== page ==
Jean is dead 15/40

March 7, 2007 at 8:50 am | Posted in Lent | 14 Comments
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Jean BaudrillardI think I have now finally arrived in the blogosphere. I learned about the death of Jean Baudrillard not through (my channel for IMPORTANT news in the classic newsworthy sense, ever since I stopped reading newspapers in 2000) and certainly not through television (stopped watching TV in 1998), but through Jetsam’s blog. Who is left now of our befabled postmodern thinkers and French countrymen? The famous dead so far are:

Pierre Bourdieu died in 2002 (age: 72), but he’s not exactly postmodern (but I deeply adore him for having explained to me why I felt so alienated in certain circles).

For the time being, our hope rests on Paul Virilio (thanks to n00ne), born in 1932, meaning that he has already outlived everyone but Baudrillard agewise.

EDIT: While my original Baudrillard post was secretly converted into a Günther Anders post, I’d like to give a slightly different note to it at the end of this day. I spoke with a number of people about Baudrillard today, I even promoted him to a colleague who works in the mechatronics department during our staff meeting.

The staff meeting was a disaster. For years now, the board of directors have been trying to get more control of the lecturers. They have introduced several measures already, one being an online system in which you have to enter your hours and specifiy what you have done and when.

The system doesn’t work (apart from the fact that such a system is irreconcilable with the nature of the work of a lecturer). I tended it accurately and then was summoned by HR to change a whole month’s entries because I had entered that I had been working “more than I was allowed to” and at times that I “wasn’t supposed to”. In other words: I was asked not to work less, but to enter figures that would correspond to the work regulations for office workers (I am not a secretary, I am lecturer).

The have “improved” the system now which was announced today, and I will now have to choose from 13 different categories (instead of the two of the first system) and assign them to all my hours worked (only the hours spent in class and with preparations will automatically be added). I am still not allowed to enter my actual hours if I work more or at times that I shouldn’t be working. I am actually happy to work more if the results I get improve by doing so and I normally wouldn’t demand to have every hour recognized. But if a system is forced upon me that seeks to control and record what I do, then I do of course want proper recognition.

What I tried to explain to my colleage was that we are forced to partake in a simulation of control (to please the patriarch – I didn’t say that bit in brackets). I am asked to create a digital simulacrum of myself, of me as a workforce, broken down into hours and up to 13 different tasks, which may not correspond to my actual work hours, but to the hours and pattern of work that are acknowledged by the system. This is farcical!

That experience made me think of Jean Baudrillard in a much more affectionate way. A colleague pointed me to an article in The Guardian which has already won my prize for my favourite quote from Baudrillard – a punch in the face of the people who think that The Matrix (the film) offers a demystification of the politics of the real:

“The most embarrassing part of the film is that the new problem posed by simulation is confused with its classical, Platonic treatment … The Matrix is surely the kind of film about the matrix that the matrix would have been able to produce.”

Thanks, uncle Jean!

Continued: List of dead French philosophers.

Have I forgotten anybody? Who might still be alive? They are all so French and male… what this list also shows is that it seems less likely that you would live to be very old or die of age if your are a French, 20th century philosopher. Unlike Günther Anders who, by many outside of the German-speaking countries, is mainly known as a poet or the first husband of Hannah Arendt (which is why there is only a tiny stub about Anders in the English Wikipedia). Anders actually pre-empted Baudrillard’s theory of the simulacra, and in my view with even more verve and political concern, in his volume Die Antiquiertheit des Menschen: Über die Seele im Zeitalter der zweiten industriellen Revolution* with his description of the world as a phantom and a, uh, how to translate Matrize, (matrix? stencil?), in German Die Welt als Phantom und Matrize. If you read the chapter on television, in which he proposes a phenomenological analysis of TV, you’ll find that Adorno seems to have copied from him too in his own writing about the role of television within the culture industry.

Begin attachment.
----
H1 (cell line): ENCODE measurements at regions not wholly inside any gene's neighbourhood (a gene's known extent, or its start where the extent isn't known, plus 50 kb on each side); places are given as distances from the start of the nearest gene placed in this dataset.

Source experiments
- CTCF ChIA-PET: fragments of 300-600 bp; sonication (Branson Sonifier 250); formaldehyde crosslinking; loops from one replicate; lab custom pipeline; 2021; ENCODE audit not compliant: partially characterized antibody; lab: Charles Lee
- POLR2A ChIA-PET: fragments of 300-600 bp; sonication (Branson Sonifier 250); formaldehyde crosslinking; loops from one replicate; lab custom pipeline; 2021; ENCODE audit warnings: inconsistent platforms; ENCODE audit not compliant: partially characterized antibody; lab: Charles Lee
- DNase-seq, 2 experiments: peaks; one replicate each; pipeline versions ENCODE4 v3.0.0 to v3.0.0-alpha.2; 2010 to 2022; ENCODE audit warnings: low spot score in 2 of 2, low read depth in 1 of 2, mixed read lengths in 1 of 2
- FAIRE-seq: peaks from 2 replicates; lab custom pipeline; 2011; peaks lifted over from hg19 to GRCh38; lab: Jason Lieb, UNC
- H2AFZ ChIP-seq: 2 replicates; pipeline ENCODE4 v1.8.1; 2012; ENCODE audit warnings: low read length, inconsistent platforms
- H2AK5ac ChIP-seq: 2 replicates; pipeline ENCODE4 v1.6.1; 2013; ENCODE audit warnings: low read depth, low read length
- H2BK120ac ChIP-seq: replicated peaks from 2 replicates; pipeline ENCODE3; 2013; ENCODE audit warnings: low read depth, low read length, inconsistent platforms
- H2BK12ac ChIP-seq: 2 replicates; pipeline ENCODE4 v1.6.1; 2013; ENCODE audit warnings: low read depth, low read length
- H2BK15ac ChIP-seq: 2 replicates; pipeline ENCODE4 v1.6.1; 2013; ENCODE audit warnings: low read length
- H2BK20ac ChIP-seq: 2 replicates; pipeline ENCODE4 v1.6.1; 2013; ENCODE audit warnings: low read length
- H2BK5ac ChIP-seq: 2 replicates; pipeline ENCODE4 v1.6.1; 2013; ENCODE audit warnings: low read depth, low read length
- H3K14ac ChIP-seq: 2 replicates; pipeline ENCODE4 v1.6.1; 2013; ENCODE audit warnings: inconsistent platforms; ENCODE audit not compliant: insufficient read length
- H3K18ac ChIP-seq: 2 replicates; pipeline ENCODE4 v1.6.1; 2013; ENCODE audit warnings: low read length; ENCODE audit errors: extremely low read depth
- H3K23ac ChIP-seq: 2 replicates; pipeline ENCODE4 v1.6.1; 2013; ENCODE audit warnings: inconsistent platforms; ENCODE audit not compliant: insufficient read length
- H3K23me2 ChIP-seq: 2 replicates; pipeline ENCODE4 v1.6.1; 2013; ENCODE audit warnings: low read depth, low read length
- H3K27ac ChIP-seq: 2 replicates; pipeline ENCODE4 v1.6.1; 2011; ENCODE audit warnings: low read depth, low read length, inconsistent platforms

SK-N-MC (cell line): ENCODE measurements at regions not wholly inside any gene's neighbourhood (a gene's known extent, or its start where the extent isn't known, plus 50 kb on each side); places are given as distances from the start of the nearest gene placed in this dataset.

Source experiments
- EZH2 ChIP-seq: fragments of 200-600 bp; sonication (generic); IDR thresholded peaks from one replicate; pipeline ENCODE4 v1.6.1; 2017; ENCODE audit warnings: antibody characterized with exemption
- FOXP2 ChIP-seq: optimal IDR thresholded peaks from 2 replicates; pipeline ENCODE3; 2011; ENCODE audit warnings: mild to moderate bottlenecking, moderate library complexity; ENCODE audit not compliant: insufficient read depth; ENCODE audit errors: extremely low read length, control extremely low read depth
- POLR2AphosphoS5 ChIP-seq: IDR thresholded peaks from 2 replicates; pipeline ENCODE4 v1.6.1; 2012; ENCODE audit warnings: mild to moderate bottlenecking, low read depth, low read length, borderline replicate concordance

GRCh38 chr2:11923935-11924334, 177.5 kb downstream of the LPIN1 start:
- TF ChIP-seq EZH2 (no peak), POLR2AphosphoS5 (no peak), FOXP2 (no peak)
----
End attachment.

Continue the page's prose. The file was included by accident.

But Anders never had his breakthrough in the philosophical arena, probably because he was a “too” serious philosopher. The atomic bomb plays an important role in his thinking, as the most atrocious example of a technology that has become too big and too cumbersome for us to understand, in particular to understand it morally. Instead of sucking up to the conference circuit, he consumed himself in the anti atomic energy movement.
With that stance, he could impossibly be welcomed by the later to be postmodern crowd, although he survived quite a number of them, dying on 17 Dezember 1992 at the age of 90, still giving interviews weeks before his death.

N.B.: The great anthropologist Claude Lévi-Strauss is still alive!!! He is 98 meanwhile… just another thing I learned through blogs today.

LentDaily Lent (Day 15): If you are looking for a suitable philosophic diet for Lent, then I’d definitely recommend reading Günther Anders, instead of mourning Jean Baudrillard for too long. It will give you moral strength and fuel you with the energy that you need to not succumb to postmodern relativism and laziness. I would quote a bit from his work here, hadn’t I lent (sic!) my copy of the Antiquiertheit to a student. I don’t even know to how many students I have already lent this book – I am probably a bit missionary about it (simply because I never thought it was fair that Baudrillard became the shooting star of pomo with his often incoherent, sensational writing, whereas somebody who really made difference and never shmoozed with anybody is hardly known to a greater academic public).